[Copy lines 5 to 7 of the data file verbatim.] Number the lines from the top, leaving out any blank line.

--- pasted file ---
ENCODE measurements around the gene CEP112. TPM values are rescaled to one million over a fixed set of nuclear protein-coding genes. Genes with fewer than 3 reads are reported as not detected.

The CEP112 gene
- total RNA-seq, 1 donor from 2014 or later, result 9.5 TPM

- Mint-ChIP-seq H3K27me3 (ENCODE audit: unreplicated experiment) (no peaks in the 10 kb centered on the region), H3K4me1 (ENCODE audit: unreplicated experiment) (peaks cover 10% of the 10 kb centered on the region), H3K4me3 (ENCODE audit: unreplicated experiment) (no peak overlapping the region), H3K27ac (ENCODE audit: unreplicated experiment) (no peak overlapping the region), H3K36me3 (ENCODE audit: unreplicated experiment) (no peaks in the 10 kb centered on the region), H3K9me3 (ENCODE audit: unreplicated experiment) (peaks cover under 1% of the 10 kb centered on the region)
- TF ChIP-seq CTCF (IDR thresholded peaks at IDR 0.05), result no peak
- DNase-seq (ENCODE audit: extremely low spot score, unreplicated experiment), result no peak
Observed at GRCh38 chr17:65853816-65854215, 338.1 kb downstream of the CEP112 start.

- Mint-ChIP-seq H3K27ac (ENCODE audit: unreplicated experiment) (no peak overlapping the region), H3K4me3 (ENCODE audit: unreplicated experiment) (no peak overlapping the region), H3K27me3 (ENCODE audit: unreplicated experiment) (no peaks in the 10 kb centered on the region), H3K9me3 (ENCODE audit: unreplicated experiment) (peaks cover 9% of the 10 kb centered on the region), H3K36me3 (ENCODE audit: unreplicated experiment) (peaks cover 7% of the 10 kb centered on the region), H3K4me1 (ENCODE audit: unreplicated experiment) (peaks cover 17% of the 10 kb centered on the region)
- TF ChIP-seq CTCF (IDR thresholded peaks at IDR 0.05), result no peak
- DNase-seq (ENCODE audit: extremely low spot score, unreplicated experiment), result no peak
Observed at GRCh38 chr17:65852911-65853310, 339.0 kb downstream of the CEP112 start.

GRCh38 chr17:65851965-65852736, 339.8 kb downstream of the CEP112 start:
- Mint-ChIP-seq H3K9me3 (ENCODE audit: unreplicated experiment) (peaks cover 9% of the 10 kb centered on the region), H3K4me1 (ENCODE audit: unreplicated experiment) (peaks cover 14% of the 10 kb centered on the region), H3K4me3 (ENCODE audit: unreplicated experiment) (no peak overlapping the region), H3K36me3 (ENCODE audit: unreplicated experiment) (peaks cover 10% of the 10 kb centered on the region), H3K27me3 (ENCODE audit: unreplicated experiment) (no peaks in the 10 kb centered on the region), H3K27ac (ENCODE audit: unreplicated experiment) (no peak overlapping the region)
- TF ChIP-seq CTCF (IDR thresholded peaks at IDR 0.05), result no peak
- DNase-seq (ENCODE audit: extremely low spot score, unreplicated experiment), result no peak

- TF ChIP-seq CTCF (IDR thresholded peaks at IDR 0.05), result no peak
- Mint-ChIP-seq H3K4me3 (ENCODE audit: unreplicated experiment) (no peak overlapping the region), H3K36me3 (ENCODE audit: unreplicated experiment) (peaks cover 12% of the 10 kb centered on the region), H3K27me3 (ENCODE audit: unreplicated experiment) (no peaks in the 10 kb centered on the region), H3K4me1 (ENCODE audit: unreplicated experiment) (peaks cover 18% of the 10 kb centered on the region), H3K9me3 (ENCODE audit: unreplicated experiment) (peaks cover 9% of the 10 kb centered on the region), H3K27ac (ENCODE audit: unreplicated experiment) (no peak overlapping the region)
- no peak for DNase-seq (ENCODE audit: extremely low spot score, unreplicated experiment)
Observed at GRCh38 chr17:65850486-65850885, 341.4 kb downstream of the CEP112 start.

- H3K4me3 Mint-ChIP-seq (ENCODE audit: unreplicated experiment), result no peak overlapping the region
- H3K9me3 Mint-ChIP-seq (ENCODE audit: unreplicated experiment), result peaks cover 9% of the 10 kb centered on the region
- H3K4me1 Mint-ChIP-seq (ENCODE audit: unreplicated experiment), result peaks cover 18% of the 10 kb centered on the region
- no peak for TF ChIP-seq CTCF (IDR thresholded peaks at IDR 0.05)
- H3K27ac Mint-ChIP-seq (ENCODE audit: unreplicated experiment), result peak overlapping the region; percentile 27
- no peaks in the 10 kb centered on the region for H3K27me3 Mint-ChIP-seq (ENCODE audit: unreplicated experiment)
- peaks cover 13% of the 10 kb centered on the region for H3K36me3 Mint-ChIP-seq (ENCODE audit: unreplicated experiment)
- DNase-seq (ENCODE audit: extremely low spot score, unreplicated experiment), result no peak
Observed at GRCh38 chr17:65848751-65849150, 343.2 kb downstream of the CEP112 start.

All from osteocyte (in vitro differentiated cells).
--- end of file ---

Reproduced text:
- TF ChIP-seq CTCF (IDR thresholded peaks at IDR 0.05), result no peak
- DNase-seq (ENCODE audit: extremely low spot score, unreplicated experiment), result no peak
Observed at GRCh38 chr17:65853816-65854215, 338.1 kb downstream of the CEP112 start.